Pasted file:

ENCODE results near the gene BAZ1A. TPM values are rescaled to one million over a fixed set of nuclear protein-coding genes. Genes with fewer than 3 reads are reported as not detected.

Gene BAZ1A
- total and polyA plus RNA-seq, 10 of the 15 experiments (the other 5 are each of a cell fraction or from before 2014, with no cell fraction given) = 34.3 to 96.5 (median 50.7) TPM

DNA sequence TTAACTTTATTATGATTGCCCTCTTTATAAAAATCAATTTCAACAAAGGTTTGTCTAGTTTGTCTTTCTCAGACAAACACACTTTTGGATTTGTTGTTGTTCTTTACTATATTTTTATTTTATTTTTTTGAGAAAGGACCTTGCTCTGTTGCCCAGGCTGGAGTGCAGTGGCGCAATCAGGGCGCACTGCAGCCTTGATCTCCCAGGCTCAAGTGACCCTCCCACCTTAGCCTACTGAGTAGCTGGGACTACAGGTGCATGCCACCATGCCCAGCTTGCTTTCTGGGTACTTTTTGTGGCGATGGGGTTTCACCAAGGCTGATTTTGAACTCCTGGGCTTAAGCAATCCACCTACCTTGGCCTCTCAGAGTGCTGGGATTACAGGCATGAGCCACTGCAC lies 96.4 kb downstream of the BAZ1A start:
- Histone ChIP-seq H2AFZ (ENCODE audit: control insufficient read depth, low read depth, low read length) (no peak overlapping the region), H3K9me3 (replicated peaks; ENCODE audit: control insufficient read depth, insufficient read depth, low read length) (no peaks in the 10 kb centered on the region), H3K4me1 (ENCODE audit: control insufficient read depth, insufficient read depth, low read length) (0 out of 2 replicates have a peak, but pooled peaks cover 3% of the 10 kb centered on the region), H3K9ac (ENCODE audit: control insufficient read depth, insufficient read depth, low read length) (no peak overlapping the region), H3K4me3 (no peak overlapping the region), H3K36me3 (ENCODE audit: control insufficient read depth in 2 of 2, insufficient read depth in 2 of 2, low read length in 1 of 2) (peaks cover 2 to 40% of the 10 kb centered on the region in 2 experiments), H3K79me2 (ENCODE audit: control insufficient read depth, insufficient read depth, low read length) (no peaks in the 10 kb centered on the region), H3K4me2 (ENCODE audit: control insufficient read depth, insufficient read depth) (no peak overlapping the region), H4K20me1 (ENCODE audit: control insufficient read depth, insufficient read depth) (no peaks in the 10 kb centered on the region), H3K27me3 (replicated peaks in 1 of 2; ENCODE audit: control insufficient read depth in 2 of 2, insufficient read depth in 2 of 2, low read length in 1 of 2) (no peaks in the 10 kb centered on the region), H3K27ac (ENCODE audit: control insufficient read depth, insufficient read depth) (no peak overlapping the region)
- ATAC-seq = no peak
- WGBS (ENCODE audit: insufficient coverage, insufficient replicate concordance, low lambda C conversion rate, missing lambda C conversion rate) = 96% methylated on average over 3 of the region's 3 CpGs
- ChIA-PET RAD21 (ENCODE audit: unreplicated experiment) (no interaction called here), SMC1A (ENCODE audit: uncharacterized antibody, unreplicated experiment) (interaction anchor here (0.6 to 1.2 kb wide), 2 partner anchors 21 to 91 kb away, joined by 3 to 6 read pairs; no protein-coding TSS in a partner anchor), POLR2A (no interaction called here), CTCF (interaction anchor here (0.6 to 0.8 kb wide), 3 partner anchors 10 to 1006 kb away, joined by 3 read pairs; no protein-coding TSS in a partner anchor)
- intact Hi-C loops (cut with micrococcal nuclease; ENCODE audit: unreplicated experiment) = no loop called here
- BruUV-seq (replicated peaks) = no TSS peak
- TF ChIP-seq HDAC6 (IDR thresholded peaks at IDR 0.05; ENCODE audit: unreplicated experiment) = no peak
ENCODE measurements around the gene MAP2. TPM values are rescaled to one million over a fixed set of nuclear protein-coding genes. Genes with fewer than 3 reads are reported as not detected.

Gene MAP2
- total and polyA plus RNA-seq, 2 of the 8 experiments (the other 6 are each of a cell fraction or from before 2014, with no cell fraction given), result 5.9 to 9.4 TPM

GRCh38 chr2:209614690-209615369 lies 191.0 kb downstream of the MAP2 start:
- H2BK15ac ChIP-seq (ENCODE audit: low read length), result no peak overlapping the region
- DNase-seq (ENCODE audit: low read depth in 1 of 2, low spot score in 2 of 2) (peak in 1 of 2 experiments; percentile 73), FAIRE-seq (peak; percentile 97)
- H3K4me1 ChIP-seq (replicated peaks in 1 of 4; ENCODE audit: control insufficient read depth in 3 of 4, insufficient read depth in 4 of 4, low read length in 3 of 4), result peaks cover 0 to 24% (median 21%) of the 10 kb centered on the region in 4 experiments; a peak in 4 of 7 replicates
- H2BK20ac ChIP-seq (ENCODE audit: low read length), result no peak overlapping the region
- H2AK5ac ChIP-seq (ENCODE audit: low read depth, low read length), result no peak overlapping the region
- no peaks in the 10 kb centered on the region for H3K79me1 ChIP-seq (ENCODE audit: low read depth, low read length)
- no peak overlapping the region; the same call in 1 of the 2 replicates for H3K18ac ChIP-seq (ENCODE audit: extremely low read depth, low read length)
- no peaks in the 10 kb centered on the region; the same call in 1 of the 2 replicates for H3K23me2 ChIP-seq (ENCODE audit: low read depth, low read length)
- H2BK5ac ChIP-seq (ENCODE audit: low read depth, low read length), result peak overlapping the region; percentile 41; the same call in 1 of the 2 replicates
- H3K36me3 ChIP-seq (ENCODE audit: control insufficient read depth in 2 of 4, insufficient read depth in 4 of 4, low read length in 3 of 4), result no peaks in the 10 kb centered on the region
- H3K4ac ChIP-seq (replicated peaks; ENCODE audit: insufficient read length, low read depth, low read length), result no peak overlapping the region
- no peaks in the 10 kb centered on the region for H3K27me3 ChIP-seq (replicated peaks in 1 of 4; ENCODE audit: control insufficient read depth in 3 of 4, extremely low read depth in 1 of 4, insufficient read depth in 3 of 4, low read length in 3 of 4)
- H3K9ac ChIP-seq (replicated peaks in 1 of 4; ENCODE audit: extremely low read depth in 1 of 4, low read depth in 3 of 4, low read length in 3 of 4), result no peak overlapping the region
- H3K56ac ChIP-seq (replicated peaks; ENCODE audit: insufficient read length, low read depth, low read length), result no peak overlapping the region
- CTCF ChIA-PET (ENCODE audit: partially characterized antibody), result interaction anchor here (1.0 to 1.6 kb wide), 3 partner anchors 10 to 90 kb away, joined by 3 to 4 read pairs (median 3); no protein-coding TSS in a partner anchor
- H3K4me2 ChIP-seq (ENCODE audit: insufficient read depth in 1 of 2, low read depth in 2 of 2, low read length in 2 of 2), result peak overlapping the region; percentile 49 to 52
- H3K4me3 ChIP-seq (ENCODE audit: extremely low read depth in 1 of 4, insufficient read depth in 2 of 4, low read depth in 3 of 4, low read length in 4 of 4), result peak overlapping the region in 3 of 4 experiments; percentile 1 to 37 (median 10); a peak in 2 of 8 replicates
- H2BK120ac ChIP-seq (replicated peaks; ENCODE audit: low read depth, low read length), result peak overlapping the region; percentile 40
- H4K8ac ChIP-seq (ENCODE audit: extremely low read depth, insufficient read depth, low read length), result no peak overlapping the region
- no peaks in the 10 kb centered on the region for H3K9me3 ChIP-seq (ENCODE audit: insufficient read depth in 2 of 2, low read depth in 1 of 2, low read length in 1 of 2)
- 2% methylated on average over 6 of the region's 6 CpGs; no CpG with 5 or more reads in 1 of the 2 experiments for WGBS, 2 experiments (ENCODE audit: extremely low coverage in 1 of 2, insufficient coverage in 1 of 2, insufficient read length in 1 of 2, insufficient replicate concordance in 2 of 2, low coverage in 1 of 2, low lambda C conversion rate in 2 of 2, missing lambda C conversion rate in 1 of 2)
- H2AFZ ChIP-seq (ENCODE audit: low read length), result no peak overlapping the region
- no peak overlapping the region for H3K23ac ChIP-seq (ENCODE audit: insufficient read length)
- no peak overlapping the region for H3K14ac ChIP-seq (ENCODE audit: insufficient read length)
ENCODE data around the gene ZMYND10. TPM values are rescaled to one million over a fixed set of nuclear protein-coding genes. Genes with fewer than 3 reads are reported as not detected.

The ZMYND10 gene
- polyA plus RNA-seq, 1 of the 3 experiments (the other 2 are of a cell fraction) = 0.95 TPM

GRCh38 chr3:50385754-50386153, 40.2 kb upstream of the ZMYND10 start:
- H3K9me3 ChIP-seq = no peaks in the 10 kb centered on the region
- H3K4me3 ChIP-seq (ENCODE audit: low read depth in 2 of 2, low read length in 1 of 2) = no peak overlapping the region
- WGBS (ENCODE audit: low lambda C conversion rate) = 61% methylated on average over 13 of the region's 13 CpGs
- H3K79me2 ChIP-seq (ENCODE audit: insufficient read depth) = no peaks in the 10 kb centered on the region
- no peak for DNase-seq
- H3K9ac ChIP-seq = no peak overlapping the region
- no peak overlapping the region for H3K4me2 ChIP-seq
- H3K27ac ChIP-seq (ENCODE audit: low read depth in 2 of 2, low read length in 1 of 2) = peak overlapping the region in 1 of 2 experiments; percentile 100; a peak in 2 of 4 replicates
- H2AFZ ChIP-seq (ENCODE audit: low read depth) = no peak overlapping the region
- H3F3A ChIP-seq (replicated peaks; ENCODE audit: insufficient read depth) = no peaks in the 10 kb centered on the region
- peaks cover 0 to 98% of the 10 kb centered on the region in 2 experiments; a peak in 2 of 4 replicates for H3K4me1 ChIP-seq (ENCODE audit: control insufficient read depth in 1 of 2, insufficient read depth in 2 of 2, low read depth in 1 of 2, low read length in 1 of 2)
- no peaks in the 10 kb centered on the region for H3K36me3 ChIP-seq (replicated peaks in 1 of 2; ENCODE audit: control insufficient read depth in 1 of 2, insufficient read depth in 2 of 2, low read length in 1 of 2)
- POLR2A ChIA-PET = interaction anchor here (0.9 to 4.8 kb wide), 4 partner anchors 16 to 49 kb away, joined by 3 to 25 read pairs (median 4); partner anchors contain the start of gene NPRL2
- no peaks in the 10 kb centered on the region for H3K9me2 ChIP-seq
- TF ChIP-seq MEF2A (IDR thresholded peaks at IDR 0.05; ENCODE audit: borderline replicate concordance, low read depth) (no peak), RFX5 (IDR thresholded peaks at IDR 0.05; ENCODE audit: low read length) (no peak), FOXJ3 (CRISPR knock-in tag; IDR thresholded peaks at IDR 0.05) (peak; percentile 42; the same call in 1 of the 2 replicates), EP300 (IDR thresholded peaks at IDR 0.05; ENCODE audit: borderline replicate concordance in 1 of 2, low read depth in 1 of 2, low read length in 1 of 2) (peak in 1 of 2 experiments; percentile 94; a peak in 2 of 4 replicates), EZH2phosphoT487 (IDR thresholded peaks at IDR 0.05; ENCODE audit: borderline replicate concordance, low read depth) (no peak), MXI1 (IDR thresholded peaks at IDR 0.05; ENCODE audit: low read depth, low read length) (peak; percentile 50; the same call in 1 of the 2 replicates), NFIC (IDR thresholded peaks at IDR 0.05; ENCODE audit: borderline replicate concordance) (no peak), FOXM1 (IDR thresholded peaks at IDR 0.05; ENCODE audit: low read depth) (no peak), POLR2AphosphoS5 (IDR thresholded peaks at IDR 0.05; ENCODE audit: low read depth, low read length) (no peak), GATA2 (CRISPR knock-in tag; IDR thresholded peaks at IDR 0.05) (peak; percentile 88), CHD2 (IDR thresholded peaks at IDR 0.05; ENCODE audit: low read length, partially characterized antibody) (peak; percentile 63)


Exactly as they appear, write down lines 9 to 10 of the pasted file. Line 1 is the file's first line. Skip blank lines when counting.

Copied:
- intact Hi-C loops (cut with micrococcal nuclease; ENCODE audit: unreplicated experiment) = no loop called here
- BruUV-seq (replicated peaks) = no TSS peak